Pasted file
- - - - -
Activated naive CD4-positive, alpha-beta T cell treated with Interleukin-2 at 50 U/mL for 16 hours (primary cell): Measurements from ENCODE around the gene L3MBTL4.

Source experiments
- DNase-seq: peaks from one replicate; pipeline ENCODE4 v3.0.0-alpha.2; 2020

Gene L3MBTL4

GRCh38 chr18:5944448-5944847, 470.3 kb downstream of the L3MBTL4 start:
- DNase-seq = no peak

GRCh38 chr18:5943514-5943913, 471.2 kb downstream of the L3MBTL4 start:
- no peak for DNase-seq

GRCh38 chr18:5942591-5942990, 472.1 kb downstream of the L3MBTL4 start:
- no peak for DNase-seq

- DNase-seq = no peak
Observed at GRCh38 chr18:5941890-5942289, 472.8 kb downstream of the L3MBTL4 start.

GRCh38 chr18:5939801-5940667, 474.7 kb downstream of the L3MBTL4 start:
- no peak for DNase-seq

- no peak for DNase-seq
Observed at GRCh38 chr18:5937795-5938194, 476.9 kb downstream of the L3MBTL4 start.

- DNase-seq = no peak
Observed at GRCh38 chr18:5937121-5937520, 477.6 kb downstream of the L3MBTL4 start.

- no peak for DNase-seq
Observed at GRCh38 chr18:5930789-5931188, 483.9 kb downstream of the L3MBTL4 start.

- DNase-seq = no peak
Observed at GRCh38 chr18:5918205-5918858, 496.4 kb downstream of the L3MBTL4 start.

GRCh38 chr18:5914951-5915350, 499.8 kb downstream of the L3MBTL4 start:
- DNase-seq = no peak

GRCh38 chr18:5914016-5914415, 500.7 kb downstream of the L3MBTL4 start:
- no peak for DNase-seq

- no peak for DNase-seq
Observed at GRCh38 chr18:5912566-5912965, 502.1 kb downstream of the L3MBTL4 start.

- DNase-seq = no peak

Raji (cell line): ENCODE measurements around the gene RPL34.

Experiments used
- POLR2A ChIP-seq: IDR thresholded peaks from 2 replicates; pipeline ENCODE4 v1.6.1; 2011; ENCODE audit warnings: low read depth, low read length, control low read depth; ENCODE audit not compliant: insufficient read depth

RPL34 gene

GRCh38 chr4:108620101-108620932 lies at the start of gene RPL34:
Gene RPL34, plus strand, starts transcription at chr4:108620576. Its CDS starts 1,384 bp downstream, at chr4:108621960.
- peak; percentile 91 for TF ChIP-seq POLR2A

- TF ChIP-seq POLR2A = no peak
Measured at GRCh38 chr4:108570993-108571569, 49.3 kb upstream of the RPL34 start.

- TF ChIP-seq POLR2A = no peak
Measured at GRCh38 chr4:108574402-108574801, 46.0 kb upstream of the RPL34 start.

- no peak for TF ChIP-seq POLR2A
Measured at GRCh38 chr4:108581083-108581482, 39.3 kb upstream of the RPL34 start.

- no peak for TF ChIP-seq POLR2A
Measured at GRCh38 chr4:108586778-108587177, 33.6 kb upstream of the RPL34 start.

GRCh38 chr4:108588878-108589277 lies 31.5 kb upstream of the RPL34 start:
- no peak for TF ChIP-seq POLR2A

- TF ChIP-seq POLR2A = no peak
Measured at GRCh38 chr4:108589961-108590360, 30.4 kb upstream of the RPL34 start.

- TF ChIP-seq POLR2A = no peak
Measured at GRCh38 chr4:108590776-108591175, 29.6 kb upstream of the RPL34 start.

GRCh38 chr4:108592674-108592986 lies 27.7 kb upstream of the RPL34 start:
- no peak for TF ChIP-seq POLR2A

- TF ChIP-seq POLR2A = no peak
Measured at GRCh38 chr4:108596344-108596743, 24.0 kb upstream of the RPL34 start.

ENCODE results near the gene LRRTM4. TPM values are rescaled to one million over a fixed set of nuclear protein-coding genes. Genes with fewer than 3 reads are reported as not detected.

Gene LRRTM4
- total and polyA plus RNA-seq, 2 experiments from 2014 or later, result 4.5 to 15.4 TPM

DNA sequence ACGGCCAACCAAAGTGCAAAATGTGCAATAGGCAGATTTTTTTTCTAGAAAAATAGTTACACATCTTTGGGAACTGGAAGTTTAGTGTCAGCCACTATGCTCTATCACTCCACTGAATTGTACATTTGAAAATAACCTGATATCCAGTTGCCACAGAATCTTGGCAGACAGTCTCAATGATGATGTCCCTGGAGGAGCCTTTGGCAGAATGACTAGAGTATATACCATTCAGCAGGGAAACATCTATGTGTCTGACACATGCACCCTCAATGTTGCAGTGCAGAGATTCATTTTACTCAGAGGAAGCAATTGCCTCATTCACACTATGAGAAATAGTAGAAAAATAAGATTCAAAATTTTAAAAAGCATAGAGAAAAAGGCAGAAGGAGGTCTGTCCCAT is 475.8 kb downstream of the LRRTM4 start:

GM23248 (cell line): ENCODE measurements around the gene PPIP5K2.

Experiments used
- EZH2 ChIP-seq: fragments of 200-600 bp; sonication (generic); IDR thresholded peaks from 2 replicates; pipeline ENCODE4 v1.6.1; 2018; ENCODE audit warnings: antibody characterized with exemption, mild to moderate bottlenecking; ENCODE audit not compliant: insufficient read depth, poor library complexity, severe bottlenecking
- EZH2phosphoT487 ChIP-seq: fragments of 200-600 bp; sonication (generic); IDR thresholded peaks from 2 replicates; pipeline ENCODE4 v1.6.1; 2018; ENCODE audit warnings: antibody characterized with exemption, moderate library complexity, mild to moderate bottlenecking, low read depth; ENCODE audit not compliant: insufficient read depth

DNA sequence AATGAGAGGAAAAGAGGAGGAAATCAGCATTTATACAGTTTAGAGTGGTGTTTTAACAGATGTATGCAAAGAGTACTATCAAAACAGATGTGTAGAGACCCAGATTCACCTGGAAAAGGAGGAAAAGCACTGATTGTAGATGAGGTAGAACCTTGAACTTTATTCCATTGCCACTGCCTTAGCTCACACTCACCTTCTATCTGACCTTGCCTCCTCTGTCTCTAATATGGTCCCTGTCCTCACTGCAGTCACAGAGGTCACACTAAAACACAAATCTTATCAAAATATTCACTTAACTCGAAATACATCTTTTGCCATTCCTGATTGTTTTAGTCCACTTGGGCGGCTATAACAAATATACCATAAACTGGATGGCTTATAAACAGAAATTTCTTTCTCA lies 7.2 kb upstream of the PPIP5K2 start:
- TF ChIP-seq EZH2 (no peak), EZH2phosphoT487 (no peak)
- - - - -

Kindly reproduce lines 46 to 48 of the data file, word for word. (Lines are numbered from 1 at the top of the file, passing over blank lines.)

- no peak for TF ChIP-seq POLR2A

- TF ChIP-seq POLR2A = no peak
Measured at GRCh38 chr4:108589961-108590360, 30.4 kb upstream of the RPL34 start.